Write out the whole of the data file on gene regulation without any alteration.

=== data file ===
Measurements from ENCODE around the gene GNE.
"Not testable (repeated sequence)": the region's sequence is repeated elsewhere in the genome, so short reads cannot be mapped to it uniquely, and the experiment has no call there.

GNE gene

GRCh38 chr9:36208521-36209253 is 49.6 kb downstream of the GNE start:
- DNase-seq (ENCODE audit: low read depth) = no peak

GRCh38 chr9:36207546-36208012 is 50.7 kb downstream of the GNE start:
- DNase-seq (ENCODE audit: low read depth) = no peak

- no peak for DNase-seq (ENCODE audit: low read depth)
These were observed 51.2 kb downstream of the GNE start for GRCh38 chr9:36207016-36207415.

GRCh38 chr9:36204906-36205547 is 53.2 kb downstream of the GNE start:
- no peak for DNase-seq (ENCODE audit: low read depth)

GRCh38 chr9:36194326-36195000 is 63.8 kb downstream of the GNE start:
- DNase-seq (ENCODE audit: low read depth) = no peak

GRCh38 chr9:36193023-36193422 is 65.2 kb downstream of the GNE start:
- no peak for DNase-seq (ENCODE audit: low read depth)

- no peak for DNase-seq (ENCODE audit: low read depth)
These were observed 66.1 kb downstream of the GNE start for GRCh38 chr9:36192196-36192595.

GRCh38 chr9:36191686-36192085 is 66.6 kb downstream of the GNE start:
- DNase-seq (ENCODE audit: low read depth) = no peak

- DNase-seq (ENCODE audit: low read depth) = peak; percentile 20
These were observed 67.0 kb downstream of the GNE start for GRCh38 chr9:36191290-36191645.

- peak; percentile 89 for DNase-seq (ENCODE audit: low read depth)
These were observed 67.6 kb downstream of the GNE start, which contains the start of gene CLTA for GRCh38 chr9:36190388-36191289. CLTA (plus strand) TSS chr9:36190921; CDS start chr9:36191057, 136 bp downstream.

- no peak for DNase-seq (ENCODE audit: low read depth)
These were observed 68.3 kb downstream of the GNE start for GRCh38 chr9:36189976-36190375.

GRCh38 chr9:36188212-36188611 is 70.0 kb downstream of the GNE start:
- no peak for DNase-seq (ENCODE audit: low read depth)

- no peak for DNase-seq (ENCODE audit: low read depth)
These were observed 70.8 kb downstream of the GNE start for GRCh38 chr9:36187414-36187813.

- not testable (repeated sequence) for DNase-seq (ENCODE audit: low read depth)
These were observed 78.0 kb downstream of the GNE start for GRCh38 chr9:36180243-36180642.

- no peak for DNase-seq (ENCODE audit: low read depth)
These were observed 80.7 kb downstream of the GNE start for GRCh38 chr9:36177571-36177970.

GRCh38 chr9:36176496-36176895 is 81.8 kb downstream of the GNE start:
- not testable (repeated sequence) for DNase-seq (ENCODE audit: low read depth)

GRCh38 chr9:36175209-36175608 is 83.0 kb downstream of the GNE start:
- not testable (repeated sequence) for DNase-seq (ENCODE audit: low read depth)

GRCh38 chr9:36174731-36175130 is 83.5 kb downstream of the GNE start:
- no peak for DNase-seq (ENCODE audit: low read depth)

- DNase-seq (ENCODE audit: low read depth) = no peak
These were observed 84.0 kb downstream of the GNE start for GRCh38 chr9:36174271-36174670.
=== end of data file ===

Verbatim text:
Measurements from ENCODE around the gene GNE.
"Not testable (repeated sequence)": the region's sequence is repeated elsewhere in the genome, so short reads cannot be mapped to it uniquely, and the experiment has no call there.

GNE gene

GRCh38 chr9:36208521-36209253 is 49.6 kb downstream of the GNE start:
- DNase-seq (ENCODE audit: low read depth) = no peak

GRCh38 chr9:36207546-36208012 is 50.7 kb downstream of the GNE start:
- DNase-seq (ENCODE audit: low read depth) = no peak

- no peak for DNase-seq (ENCODE audit: low read depth)
These were observed 51.2 kb downstream of the GNE start for GRCh38 chr9:36207016-36207415.

GRCh38 chr9:36204906-36205547 is 53.2 kb downstream of the GNE start:
- no peak for DNase-seq (ENCODE audit: low read depth)

GRCh38 chr9:36194326-36195000 is 63.8 kb downstream of the GNE start:
- DNase-seq (ENCODE audit: low read depth) = no peak

GRCh38 chr9:36193023-36193422 is 65.2 kb downstream of the GNE start:
- no peak for DNase-seq (ENCODE audit: low read depth)

- no peak for DNase-seq (ENCODE audit: low read depth)
These were observed 66.1 kb downstream of the GNE start for GRCh38 chr9:36192196-36192595.

GRCh38 chr9:36191686-36192085 is 66.6 kb downstream of the GNE start:
- DNase-seq (ENCODE audit: low read depth) = no peak

- DNase-seq (ENCODE audit: low read depth) = peak; percentile 20
These were observed 67.0 kb downstream of the GNE start for GRCh38 chr9:36191290-36191645.

- peak; percentile 89 for DNase-seq (ENCODE audit: low read depth)
These were observed 67.6 kb downstream of the GNE start, which contains the start of gene CLTA for GRCh38 chr9:36190388-36191289. CLTA (plus strand) TSS chr9:36190921; CDS start chr9:36191057, 136 bp downstream.

- no peak for DNase-seq (ENCODE audit: low read depth)
These were observed 68.3 kb downstream of the GNE start for GRCh38 chr9:36189976-36190375.

GRCh38 chr9:36188212-36188611 is 70.0 kb downstream of the GNE start:
- no peak for DNase-seq (ENCODE audit: low read depth)

- no peak for DNase-seq (ENCODE audit: low read depth)
These were observed 70.8 kb downstream of the GNE start for GRCh38 chr9:36187414-36187813.

- not testable (repeated sequence) for DNase-seq (ENCODE audit: low read depth)
These were observed 78.0 kb downstream of the GNE start for GRCh38 chr9:36180243-36180642.

- no peak for DNase-seq (ENCODE audit: low read depth)
These were observed 80.7 kb downstream of the GNE start for GRCh38 chr9:36177571-36177970.

GRCh38 chr9:36176496-36176895 is 81.8 kb downstream of the GNE start:
- not testable (repeated sequence) for DNase-seq (ENCODE audit: low read depth)

GRCh38 chr9:36175209-36175608 is 83.0 kb downstream of the GNE start:
- not testable (repeated sequence) for DNase-seq (ENCODE audit: low read depth)

GRCh38 chr9:36174731-36175130 is 83.5 kb downstream of the GNE start:
- no peak for DNase-seq (ENCODE audit: low read depth)

- DNase-seq (ENCODE audit: low read depth) = no peak
These were observed 84.0 kb downstream of the GNE start for GRCh38 chr9:36174271-36174670.